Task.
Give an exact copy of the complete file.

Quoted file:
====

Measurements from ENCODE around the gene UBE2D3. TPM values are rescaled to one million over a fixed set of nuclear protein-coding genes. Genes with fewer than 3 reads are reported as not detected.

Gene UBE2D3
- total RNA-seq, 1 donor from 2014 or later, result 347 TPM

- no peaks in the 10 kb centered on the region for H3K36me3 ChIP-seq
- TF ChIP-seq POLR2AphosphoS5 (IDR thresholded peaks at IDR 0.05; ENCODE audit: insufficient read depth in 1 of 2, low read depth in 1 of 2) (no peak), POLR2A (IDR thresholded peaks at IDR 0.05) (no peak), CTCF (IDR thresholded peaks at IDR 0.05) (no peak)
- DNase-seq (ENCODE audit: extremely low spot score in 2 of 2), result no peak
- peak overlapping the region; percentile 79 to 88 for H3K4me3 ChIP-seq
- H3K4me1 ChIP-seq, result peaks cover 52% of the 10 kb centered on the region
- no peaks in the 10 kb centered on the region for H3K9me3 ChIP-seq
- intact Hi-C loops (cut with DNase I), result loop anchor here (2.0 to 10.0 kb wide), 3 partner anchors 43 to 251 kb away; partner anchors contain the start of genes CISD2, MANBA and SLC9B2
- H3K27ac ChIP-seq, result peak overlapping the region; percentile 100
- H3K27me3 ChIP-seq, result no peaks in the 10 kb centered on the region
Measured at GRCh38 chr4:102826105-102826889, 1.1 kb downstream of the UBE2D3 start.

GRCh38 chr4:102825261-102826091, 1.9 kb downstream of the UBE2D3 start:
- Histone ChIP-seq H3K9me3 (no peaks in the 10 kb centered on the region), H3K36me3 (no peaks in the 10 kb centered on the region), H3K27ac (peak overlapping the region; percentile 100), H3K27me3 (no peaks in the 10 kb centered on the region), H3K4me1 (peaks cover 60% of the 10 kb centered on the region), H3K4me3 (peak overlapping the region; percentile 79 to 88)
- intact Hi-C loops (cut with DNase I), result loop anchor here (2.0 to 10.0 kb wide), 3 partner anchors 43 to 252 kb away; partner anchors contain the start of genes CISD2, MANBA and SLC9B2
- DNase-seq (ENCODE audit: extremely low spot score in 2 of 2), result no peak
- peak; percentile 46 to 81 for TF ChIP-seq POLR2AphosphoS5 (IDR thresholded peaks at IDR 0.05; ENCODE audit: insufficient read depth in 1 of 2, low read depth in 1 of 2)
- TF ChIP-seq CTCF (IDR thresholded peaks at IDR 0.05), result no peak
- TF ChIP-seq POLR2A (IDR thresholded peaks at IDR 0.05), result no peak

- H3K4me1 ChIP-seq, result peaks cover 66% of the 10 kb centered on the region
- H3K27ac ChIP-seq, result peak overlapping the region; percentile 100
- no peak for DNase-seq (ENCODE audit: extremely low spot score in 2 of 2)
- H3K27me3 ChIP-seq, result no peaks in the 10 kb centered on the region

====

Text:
Measurements from ENCODE around the gene UBE2D3. TPM values are rescaled to one million over a fixed set of nuclear protein-coding genes. Genes with fewer than 3 reads are reported as not detected.

Gene UBE2D3
- total RNA-seq, 1 donor from 2014 or later, result 347 TPM

- no peaks in the 10 kb centered on the region for H3K36me3 ChIP-seq
- TF ChIP-seq POLR2AphosphoS5 (IDR thresholded peaks at IDR 0.05; ENCODE audit: insufficient read depth in 1 of 2, low read depth in 1 of 2) (no peak), POLR2A (IDR thresholded peaks at IDR 0.05) (no peak), CTCF (IDR thresholded peaks at IDR 0.05) (no peak)
- DNase-seq (ENCODE audit: extremely low spot score in 2 of 2), result no peak
- peak overlapping the region; percentile 79 to 88 for H3K4me3 ChIP-seq
- H3K4me1 ChIP-seq, result peaks cover 52% of the 10 kb centered on the region
- no peaks in the 10 kb centered on the region for H3K9me3 ChIP-seq
- intact Hi-C loops (cut with DNase I), result loop anchor here (2.0 to 10.0 kb wide), 3 partner anchors 43 to 251 kb away; partner anchors contain the start of genes CISD2, MANBA and SLC9B2
- H3K27ac ChIP-seq, result peak overlapping the region; percentile 100
- H3K27me3 ChIP-seq, result no peaks in the 10 kb centered on the region
Measured at GRCh38 chr4:102826105-102826889, 1.1 kb downstream of the UBE2D3 start.

GRCh38 chr4:102825261-102826091, 1.9 kb downstream of the UBE2D3 start:
- Histone ChIP-seq H3K9me3 (no peaks in the 10 kb centered on the region), H3K36me3 (no peaks in the 10 kb centered on the region), H3K27ac (peak overlapping the region; percentile 100), H3K27me3 (no peaks in the 10 kb centered on the region), H3K4me1 (peaks cover 60% of the 10 kb centered on the region), H3K4me3 (peak overlapping the region; percentile 79 to 88)
- intact Hi-C loops (cut with DNase I), result loop anchor here (2.0 to 10.0 kb wide), 3 partner anchors 43 to 252 kb away; partner anchors contain the start of genes CISD2, MANBA and SLC9B2
- DNase-seq (ENCODE audit: extremely low spot score in 2 of 2), result no peak
- peak; percentile 46 to 81 for TF ChIP-seq POLR2AphosphoS5 (IDR thresholded peaks at IDR 0.05; ENCODE audit: insufficient read depth in 1 of 2, low read depth in 1 of 2)
- TF ChIP-seq CTCF (IDR thresholded peaks at IDR 0.05), result no peak
- TF ChIP-seq POLR2A (IDR thresholded peaks at IDR 0.05), result no peak

- H3K4me1 ChIP-seq, result peaks cover 66% of the 10 kb centered on the region
- H3K27ac ChIP-seq, result peak overlapping the region; percentile 100
- no peak for DNase-seq (ENCODE audit: extremely low spot score in 2 of 2)
- H3K27me3 ChIP-seq, result no peaks in the 10 kb centered on the region